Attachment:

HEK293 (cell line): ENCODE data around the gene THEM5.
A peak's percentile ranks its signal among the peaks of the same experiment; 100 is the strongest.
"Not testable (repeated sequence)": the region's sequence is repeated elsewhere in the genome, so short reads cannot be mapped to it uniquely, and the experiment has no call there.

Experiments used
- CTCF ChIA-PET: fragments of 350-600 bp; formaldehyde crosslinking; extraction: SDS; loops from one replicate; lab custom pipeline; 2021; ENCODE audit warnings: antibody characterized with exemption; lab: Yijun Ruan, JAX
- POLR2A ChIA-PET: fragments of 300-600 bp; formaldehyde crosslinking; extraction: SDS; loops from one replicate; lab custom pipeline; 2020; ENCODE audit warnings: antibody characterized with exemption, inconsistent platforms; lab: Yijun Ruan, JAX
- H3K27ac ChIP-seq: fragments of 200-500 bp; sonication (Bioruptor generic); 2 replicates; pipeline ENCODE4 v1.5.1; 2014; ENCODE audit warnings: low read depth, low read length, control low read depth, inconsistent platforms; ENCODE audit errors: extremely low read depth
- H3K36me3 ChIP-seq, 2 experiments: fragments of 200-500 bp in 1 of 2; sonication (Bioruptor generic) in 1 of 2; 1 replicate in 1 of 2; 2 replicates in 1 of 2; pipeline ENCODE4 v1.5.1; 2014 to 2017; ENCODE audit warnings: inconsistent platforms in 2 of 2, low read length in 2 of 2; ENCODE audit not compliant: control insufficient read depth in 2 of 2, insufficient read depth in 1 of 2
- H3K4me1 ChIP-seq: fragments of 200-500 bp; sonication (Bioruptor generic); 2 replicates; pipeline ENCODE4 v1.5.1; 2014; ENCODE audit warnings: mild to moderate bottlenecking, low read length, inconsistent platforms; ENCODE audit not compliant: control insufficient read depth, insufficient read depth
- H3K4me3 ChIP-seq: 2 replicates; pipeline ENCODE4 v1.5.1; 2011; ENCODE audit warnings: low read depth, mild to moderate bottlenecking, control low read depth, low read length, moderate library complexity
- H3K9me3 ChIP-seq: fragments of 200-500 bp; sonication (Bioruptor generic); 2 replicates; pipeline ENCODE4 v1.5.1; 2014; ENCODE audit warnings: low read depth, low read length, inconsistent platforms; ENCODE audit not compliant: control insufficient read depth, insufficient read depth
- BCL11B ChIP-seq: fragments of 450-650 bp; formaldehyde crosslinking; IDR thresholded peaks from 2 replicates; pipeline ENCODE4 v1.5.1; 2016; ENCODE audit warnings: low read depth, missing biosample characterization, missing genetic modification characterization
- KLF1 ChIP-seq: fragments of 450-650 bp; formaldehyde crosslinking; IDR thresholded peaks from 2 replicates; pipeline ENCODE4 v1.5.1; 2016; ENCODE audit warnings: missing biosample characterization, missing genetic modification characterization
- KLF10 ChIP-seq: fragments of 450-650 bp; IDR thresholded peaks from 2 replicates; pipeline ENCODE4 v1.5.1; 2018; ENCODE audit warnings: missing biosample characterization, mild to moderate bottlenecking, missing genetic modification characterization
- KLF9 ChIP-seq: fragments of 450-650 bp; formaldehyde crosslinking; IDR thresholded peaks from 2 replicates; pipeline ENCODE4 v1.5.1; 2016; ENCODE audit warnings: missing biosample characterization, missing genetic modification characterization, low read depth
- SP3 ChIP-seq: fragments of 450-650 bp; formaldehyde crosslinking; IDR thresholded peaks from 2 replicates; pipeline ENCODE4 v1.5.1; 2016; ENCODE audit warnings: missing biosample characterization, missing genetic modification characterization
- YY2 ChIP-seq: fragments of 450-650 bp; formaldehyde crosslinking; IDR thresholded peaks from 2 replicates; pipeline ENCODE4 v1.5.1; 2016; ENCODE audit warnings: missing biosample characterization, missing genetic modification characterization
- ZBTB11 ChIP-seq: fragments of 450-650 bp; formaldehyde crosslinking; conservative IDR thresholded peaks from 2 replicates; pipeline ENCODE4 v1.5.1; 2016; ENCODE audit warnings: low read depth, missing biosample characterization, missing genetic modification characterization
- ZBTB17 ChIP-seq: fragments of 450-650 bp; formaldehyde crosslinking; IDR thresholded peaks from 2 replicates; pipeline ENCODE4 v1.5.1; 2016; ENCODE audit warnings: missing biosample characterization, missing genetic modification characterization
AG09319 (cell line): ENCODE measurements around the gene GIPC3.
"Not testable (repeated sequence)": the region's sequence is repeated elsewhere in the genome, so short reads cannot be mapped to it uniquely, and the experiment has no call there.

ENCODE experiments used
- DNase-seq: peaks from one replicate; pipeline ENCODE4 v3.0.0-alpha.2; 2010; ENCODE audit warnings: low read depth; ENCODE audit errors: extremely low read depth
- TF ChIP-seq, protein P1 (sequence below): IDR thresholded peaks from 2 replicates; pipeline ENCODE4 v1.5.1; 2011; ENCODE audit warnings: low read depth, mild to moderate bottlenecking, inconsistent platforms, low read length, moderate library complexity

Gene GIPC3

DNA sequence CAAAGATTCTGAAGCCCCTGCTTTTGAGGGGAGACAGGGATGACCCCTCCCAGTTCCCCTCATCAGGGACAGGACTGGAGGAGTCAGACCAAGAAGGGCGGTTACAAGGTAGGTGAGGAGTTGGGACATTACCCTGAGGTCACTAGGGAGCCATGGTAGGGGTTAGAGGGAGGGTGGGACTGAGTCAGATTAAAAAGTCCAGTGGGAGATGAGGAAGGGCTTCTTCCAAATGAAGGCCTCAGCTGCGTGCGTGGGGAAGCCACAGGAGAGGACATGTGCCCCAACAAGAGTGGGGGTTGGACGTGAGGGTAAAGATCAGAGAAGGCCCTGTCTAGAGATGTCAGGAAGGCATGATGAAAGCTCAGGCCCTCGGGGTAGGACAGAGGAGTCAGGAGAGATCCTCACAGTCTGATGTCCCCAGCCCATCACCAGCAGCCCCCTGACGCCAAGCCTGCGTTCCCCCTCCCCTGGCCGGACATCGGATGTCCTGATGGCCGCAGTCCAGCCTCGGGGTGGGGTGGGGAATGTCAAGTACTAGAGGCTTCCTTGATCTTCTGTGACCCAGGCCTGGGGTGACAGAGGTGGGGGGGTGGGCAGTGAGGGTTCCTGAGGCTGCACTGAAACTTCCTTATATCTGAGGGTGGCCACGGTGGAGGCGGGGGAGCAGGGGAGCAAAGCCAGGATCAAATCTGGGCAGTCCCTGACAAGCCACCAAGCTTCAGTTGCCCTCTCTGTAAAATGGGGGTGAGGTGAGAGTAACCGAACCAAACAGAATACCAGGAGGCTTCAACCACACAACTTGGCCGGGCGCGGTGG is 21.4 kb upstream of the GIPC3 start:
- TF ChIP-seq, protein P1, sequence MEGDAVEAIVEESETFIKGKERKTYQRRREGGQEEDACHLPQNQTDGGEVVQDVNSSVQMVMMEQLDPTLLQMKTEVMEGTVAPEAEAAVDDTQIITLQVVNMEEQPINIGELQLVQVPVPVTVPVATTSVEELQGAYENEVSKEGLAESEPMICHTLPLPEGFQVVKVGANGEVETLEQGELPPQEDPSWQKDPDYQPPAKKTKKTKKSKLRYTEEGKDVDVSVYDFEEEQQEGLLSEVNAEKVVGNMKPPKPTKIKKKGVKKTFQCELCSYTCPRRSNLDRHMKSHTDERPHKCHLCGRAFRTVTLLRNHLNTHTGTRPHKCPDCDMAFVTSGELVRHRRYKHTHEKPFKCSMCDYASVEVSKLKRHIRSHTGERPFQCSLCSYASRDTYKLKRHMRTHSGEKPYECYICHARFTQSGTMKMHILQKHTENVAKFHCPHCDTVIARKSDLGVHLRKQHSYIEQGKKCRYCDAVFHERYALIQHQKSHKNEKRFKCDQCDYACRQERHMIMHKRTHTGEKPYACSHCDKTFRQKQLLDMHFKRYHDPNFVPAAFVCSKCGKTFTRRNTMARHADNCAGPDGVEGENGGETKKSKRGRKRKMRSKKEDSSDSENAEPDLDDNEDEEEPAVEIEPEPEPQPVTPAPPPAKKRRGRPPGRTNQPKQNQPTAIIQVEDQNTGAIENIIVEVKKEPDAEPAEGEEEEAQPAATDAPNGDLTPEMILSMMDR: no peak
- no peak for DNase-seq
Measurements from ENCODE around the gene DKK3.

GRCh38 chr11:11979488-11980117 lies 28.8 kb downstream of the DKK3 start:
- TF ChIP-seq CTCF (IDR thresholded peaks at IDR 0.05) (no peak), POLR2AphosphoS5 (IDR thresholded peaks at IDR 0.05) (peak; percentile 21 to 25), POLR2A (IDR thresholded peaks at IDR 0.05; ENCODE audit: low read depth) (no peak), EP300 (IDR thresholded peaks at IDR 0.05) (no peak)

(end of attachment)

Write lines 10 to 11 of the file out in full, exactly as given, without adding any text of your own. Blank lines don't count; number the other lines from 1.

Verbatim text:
- H3K4me3 ChIP-seq: 2 replicates; pipeline ENCODE4 v1.5.1; 2011; ENCODE audit warnings: low read depth, mild to moderate bottlenecking, control low read depth, low read length, moderate library complexity
- H3K9me3 ChIP-seq: fragments of 200-500 bp; sonication (Bioruptor generic); 2 replicates; pipeline ENCODE4 v1.5.1; 2014; ENCODE audit warnings: low read depth, low read length, inconsistent platforms; ENCODE audit not compliant: control insufficient read depth, insufficient read depth